Wednesday, May 3, 2017

Purdy's Chocolates: Tasty, Local, Sustainable

I’ve always been a fan of Purdy’s chocolates, bringing them home from trips to British Columbia or Alberta, so I was pleased to hear that they were opening a store in Saskatoon’s Midtown Plaza – and delighted to be invited to a wine and chocolate pairing to celebrate the store’s opening. I came away from the event even happier as I’d learned that Purdy’s chocolates are not just tasty – they’re also fresh, local, and sustainable.

Richard Carmon Purdy started selling homemade chocolates on Robson Street in downtown Vancouver in 1907. Their first chocolate factory was in a house on West 7th, and the company is still located in Vancouver.

The Vanilla Caramel, Dairy Cream, and Marshmallow chocolates are still made using the original 1907 recipes.

Purdy’s uses as many Canadian ingredients as possible. The ice wine is from Mission Hill Winery; the Chardonnay from Quail’s Gate. The mint oil is from Quebec and the Saskatoon berries are from – you guessed it – Saskatoon.

So many chocolates are the product of child labour, miserable working conditions, and environmental destruction. Purdy’s, however, has made a commitment to sustainability. They monitor to ensure that children are in school and not at work, and they provide schools, medical care, business and agricultural training for their workers, particularly women. They also plant banana trees for shade, protect waterways, and work with farmers to improve their agricultural practices to protect the soil and reduce waste.

Purdy’s also supports a number of green initiatives and was awarded the City of Vancouver’s Award of Excellence for Greenest City Leadership in 2015.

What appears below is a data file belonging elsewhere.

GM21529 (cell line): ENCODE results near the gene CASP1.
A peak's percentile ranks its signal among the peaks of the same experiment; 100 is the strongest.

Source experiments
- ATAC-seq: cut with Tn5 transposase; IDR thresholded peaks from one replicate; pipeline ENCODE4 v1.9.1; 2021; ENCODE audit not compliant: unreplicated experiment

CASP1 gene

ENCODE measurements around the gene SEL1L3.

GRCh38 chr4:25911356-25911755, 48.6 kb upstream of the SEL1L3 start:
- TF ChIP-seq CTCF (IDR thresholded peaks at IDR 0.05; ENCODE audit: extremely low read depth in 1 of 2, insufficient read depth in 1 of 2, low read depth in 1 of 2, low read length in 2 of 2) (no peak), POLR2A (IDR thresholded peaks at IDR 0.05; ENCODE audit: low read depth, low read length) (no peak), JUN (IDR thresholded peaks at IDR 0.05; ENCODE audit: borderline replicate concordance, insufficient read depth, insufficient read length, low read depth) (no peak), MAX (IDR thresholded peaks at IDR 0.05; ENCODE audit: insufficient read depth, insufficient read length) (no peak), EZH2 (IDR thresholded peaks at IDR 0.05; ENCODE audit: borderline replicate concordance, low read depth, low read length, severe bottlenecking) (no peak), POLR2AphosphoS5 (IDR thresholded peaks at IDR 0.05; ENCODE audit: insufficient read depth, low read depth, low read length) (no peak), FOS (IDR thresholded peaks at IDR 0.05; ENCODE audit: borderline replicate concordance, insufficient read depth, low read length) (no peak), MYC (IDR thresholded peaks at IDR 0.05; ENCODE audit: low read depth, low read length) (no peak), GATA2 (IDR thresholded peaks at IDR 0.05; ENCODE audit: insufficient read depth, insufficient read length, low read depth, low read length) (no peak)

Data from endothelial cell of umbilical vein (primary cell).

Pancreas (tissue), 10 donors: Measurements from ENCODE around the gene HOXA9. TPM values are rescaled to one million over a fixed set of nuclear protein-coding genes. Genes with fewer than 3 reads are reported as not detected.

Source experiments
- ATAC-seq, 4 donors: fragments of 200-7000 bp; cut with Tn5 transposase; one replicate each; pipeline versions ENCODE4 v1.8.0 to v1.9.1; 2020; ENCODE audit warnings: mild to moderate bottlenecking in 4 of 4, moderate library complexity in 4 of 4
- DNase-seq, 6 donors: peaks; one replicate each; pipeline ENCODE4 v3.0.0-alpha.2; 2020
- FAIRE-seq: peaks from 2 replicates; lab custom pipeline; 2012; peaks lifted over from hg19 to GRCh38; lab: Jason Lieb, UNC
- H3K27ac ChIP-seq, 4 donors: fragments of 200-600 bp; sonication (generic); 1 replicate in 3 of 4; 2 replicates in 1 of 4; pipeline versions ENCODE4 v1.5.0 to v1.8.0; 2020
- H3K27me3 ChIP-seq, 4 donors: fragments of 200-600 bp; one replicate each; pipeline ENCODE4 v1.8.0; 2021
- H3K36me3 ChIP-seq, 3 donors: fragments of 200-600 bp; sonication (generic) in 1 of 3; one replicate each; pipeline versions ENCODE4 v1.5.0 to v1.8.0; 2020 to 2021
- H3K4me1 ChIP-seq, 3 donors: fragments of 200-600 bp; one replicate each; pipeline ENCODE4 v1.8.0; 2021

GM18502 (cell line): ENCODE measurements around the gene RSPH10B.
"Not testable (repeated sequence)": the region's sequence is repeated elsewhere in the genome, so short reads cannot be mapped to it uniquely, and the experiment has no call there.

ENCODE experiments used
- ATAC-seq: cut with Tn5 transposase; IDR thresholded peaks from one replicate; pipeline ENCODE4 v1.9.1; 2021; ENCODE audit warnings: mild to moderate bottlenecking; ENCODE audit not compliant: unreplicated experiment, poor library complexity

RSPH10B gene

Tasty and Fresh
As I browsed the racks, I was impressed by the variety of products Purdy’s produces. One of my favorites is the Sweet Georgia Browns, and I was delighted to discover you can now purchase Mini Sweet Georgia Browns for a bite-sized treat.

I was intrigued by some of the small boxes – Sparkling and Roses, Sakura and Sake, and Pear Lemon Caramel. My new favorite is the Goat Cheese & Chardonnay Truffle – a goat cheese/white chocolate ganache topped with a layer of milk chocolate infused with chardonnay wine, and wrapped in milk chocolate. Seriously delicious!

Purdy’s milk chocolate is a secret blend of milk, dark, and white chocolate. If you’re normally a dark chocolate fan, try the Single Origin Ghana Bar. Most milk chocolate has a 34% cocoa mass content, but this bar is 45% cocoa mass and is conched at a higher temperature so the sugars are caramelized, giving it a richer, deeper flavour.

Purdy’s tries out 150 new chocolate recipes every year – only 6 to 12 of them make the cut. To celebrate Canada’s 150th birthday, Purdy’s is coming out in June with a new collection featuring Smoked Maple, Blueberry, Saskatoon Berry, and one other flavour. The Saskatoon Berry truffles were ready in time for the Saskatoon store opening, and they’re lovely (and I’m not a Saskatoon Berry fan so that’s high praise!).

Purdy’s doesn’t use any preservatives in its chocolates and products are only on the shelf for 3 weeks. Any left after that date are discounted and sold as “almost perfect.”

Wine and Chocolate 
Peter Blanchet, Purdy’s Master Chocolate Connoisseur, took us through a tasting of six chocolates paired with six different wines. If you try this for yourself, make sure that the sweetness level of the wine matches the sweetness level of the chocolate so that they balance each other rather than one overpowering the other. One of the pairings wasn’t a good match, and it proved the point. You really don’t want a super-sweet wine with a less sweet chocolate.

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